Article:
A rise in antimicrobial-resistant infections is in the global spotlight as world leaders on Wednesday will discuss the growing threat of a post-antibiotic world.
The one day meeting of the United Nations General Assembly marks only the fourth time the group has met to discuss a health crisis.
The move marks a new era of heightened urgency regarding antibiotic resistance. Health experts warned for years that overprescribing and prioritizing development of more lucrative drugs over cheap antibiotics led to an increase in “superbug” infections that are resistant to one or multiple antibiotics.
Wednesday's meeting is the first toward developing a coordinated global plan that focuses on reducing antibiotic use while creating ways to give companies incentives to develop new drugs.
Efforts to encourage improved antibiotic stewardship within the healthcare field has led to some successes among a number of providers.
“In a sense, this U.N. meeting will allow the world to see just how dangerous a problem this is,” said Dr. Amesh Adalja, infectious disease expert and senior associate at the UPMC Center for Health Security.
An estimated 700,000 people around the world die every year from antimicrobial-resistant infections, with more than 23,000 deaths and 2 million illnesses occurring within the U.S., according to the Centers for Disease Control and Prevention.
But the problem of overuse remains a huge concern. An analysis of U.S. acute-care hospitals found a little more than one-third had stewardship programs that met all seven of the CDC's recommended elements for best practices.
A study published in May in JAMA found 1 in 3 antibiotic prescriptions written in the U.S. was considered unnecessary for the conditions they are used to treat.
A more recent analysis of more than 300 hospitals published Tuesday in JAMA Internal Medicine found that between 2006 and 2012, the rate of antibiotic use had not changed much over the time studied. Perhaps more disturbing was that there was a significant increase in the use of broad-spectrum antibiotics, which are considered the drugs of last resort for the worst infections.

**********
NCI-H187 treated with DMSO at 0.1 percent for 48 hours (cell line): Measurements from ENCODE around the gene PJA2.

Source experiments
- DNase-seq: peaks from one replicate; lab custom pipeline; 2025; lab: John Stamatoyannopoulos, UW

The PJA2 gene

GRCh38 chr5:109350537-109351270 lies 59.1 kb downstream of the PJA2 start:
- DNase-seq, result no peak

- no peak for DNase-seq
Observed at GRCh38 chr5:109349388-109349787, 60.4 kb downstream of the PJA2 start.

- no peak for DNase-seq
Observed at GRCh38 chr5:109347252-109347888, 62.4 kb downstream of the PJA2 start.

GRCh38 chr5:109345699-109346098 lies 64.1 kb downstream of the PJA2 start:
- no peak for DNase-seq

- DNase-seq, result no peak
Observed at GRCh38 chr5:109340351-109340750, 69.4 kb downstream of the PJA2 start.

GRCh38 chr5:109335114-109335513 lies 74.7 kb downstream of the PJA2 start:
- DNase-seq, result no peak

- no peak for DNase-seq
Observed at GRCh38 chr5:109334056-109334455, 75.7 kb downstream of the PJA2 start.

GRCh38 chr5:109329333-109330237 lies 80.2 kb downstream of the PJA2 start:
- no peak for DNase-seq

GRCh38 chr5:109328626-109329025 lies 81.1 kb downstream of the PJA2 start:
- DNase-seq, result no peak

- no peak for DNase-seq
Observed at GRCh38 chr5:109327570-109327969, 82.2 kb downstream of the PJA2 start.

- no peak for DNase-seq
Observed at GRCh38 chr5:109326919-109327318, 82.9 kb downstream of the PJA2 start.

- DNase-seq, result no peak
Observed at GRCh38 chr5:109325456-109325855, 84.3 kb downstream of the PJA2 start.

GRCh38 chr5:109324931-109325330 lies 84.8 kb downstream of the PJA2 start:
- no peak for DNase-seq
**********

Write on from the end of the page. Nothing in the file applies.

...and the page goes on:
Adalja said that if stewardship falters, or there's not enough leadership buy-in by hospital administrators, the task will be impossible. "Every new antibiotic we discover is invariably going to be met with resistance,” he said. “It's very easy to do compared to developing new antibiotics. This is something that every hospital can do now, today.”
But recent moves by the Joint Commission as well as the CMS aim to develop standards of practice for prescribing antibiotics. In July, the Joint Commission released a document entitled New Antimicrobial Stewardship Standard, which goes into effect Jan. 1 for acute-care and critical-access hospitals, as well as nursing-care centers, ambulatory-care organizations and office-base surgical practices.
In June, the CMS issued a proposed rule for Medicare and Medicaid participants requiring them to have an antibiotic stewardship program in place and designate qualified infectious disease personnel to lead those programs.
“Those two key activities that have really come down in less than the last six months have really made everyone stand at attention to ask what do they have in place for antibiotic stewardship, what do they need to get in place, and how can they be prepared for both the Joint Commission and CMS,” said Kristi Kuper, senior clinical manager of infectious disease for member-owned healthcare company Vizient.
But reducing antibiotic prescribing within healthcare only solves part of the problem. Antibiotics, some of which are medically important to humans, continue to be fed to livestock to cure and stave off disease, or in some instances, they are used to promote weight gain in livestock without having to increase the animals' food intake.
A report released in December 2015 by the Food and Drug Administration found that despite efforts in recent years to limit the use of antibiotics in food-producing animals, sales of such drugs for livestock increased by 3% between 2013 and 2014.
For years, health officials have called for a multisector, multigovernmental approach to combating antimicrobial resistance. At the World Economic Forum in January, a number of the world's largest drug manufacturers signed a declaration pledging to work with governments on promoting greater antibiotic stewardship.
But even with such commitments, the pipeline for new antibiotics remains low. An estimated 37 new antibiotics with the potential to treat serious bacterial infections are in clinical development for the U.S. market as of March, according to an analysis from the Pew Charitable Trusts.
Only seven currently in Phase 3 trials are expected to work against gram-negative pathogens, which are multidrug resistant and considered to be among the toughest to treat. An estimated 1 out of 5 drugs that reach Phase 1 human testing win approval for use.
But drugmakers find little incentive to develop new antibiotics.
“I think it's an important context to remember that it costs about $1 billion to bring a drug to market,” UPMC's Adalja said. “When drugmakers try to look at what the revenue stream is from an antibiotic, if it's only going to be used for the most drug-resistant organisms, that's not very appealing to a company because it isn't something that they're going to be able to easily recoup their $1 billion investment on.”